(c)1998 B Stearns

"How long's it been?"

Smitty, Jon thought. Yeah, he'd be the one to ask. I guess we can start calling him Steve, now, since there isn't anybody else here by that name.

"Jesus. Are we really gonna try and figure it out?"


They were sitting on the back deck in the late afternoon sunshine, drinking beer and pretending they weren't all scared shitless about the coming dark. It'd been no one's idea in particular, this get-together. They'd just known they had to do it. Not to talk about any of it. Hell no. This was because they had to be convinced things were real. No more illusions, no more not-stone, no more labyrinths. No more Keepers.

They were all playing their roles, on the surface. Smitty and Ross throwing rimshots, Neal off to one side with a who-gives-a-fuck attitude, and me playing the middle, Jon thought.

But underneath was the real story. Ross had been looking over his shoulder since they'd returned. Smitty'd bought a hell of a lot of candles, and hung a few bells around for good measure. And Neal was on the verge of flying apart, having yet to sleep. Something drove him upright every time he'd tried, something his mind was trying to get at but couldn't. The guitarist was afraid of coming unhinged. Guilt and grief and an inability to hold the center...

Then there's me.

Empty. Or that was the first word that came to mind; crushed was probably more accurate. Drained and exhausted and used. But he knew he'd come back eventually. Liz knew it, and had given him the room to do it. He knew it wasn't fair; she'd been without him enough as it was. But she understood. When he reached for her, she was there. When he couldn't stand the slightest noise, he was given space. He'd make it up to her, and the kids. They knew he would.

What did Mairiesa say? The luckiest of us play our roles without knowing it. Cute.

"Two days," Ross said when he realized no one else was going to answer. "Two solid days of knowing what time it is all the time, and when it's gonna get light."

Neal was staring off at nothing, and Smitty looked at him before catching Jon's eyes. Jon nodded. He'd seen Neal get into more than his share of crazy things, but he'd never been frightened for Neal until then. Something had to give. Whether Neal had been left the way he was purposely, or part of the singer had become so thoroughly ingrained that he was impossible to remove, wasn't clear. All Jon knew was, now that they weren't running for their lives, Neal had been given too much time to reflect and too much to reflect on.

He'd been able to talk about some of it; some of what he remembered that wasn't his. Being in the Evenwhen. Jay, he'd said, still afraid to say Jon's name aloud, I know shit I never imagined. But I still don't know how he died.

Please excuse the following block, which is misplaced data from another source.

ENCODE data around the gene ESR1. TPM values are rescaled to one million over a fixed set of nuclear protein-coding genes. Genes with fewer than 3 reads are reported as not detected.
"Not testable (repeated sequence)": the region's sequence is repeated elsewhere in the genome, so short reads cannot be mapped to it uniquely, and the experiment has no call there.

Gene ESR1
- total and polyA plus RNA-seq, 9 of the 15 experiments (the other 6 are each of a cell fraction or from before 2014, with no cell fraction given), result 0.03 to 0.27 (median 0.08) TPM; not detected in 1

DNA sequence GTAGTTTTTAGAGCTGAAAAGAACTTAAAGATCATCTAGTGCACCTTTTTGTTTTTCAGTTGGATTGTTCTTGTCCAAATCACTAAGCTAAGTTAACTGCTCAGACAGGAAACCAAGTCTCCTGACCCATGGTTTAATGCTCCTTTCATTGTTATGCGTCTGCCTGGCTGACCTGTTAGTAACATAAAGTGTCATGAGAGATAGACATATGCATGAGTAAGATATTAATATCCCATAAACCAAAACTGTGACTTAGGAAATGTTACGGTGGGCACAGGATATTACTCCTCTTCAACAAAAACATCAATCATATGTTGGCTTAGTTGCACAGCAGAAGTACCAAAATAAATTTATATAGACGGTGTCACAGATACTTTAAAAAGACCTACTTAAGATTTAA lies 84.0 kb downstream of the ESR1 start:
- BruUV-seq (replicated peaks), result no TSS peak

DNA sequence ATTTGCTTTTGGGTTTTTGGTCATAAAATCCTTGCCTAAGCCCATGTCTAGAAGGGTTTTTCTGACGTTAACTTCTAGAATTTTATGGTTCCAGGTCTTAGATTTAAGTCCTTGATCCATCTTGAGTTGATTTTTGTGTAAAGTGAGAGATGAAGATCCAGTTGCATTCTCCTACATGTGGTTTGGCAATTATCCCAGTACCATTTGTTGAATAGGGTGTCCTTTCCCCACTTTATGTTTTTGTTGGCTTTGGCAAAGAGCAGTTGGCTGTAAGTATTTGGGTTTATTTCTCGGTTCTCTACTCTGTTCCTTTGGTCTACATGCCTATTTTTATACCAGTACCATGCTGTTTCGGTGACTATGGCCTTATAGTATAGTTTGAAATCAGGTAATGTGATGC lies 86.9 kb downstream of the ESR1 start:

Steve and Neal had often been a hell of a lot alike, but not enough alike to fit into one body. Neal, on his own, had often not fit in his own body, let alone have room to spare.

The one thing Jon had been unable to reconcile, though, had been the Steve they'd had with them at the end. Pulled out of his timeline, that version had done things that only they remembered. Their original Steve had never had a chance to see the end, or to be there when they'd beaten the crazy bitch at her own game.

Jon felt automatically for the eighth note on a chain around his neck. He'd go on wearing it. It seemed like the thing to do.

It went unspoken but understood that this get-together was also because there'd be no funeral. There was no body, no remains to recover, no solving of the mystery on their side. Steve would go on missing, buried at the foot of Siarion's Tower, in a world none of them would ever see again. Jon would go on maintaining that there'd been nothing on the other end of that last phone call but silence he hadn't hung up on. One minute and twenty-one seconds of silence. His fingerprints--and Neal's--were only there because they'd had coffee with the singer prior to his disappearance. That was true enough. As for what had torn the house apart...

The one moment Jon had felt sane had been when one of the detectives had told him foul play was suspected. He'd nearly burst into laughter. Foul play! They're so fucking right, and they don't even know it. He had laughed, once the police were gone. Hysterically. It had been a suitable substitute for what he'd wanted to do.

The crowning glory had been the need to approve the album art. Some ideas had been tossed around in the weeks prior to their disappearance. Now it had to be done, this sane, everyday thing, to keep the album on schedule. Life was going on. But they were putting it off, claiming fatigue, conflicting schedules...and a missing singer who wasn't as missing as he should have been.